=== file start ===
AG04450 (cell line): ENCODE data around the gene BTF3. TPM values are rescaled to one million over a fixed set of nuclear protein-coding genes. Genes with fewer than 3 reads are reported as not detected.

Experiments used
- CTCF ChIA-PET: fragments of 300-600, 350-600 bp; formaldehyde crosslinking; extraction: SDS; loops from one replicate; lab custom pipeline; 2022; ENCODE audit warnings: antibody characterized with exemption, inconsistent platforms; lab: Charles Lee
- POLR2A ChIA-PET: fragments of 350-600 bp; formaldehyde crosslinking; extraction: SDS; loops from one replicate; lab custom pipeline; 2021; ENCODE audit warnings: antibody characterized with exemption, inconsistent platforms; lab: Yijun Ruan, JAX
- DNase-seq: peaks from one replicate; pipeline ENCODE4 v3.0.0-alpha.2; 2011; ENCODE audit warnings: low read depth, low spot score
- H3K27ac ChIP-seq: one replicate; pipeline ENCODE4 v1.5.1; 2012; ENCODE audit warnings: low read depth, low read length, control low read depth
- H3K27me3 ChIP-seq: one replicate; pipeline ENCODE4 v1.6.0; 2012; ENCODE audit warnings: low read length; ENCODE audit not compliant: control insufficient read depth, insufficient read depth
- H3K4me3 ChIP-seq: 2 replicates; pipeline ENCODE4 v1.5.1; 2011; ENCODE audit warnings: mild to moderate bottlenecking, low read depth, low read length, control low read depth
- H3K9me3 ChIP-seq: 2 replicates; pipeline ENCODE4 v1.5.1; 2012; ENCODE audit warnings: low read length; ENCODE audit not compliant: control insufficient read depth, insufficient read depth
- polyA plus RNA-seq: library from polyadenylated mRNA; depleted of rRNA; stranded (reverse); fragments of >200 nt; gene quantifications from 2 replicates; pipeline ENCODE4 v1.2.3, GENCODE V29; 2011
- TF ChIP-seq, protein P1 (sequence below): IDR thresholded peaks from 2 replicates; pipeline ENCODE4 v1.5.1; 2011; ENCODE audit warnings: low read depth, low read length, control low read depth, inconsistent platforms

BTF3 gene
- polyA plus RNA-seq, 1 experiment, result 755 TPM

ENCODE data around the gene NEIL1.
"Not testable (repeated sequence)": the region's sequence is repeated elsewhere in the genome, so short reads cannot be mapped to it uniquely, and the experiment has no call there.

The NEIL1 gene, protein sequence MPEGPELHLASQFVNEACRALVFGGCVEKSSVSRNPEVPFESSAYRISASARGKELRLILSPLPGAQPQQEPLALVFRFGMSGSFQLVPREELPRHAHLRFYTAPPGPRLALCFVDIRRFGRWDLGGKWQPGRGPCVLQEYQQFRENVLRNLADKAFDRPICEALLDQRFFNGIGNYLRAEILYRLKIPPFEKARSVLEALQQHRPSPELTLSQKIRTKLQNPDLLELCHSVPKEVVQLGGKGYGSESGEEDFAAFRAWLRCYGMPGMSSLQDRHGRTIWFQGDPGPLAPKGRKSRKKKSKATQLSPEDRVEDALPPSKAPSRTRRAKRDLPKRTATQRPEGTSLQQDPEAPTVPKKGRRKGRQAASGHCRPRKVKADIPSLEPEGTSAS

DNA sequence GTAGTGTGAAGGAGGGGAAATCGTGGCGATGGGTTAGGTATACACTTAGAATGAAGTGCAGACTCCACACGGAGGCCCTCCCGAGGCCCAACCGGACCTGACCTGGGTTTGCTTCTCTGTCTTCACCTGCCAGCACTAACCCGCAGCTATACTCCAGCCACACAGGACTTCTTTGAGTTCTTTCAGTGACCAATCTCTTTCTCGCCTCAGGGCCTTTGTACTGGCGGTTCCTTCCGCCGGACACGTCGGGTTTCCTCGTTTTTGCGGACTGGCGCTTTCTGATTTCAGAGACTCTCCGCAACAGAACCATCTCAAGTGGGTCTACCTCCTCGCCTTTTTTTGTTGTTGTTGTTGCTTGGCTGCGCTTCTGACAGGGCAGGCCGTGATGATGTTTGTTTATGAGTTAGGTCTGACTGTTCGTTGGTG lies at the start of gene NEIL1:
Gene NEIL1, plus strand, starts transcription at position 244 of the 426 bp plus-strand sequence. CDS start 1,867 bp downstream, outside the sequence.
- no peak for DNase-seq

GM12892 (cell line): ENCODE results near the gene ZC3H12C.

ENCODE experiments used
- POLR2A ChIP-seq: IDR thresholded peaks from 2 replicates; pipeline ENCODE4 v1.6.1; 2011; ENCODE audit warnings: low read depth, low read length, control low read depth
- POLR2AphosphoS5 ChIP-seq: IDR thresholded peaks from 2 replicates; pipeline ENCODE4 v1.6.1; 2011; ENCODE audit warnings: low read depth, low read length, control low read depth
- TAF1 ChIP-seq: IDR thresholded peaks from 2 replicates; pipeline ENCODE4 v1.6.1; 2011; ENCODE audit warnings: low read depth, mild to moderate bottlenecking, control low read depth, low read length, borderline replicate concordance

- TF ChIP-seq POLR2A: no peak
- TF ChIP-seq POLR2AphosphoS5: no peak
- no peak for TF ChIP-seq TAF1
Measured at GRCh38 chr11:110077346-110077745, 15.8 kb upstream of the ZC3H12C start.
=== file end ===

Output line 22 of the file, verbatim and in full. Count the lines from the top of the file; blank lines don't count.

- POLR2A ChIP-seq: IDR thresholded peaks from 2 replicates; pipeline ENCODE4 v1.6.1; 2011; ENCODE audit warnings: low read depth, low read length, control low read depth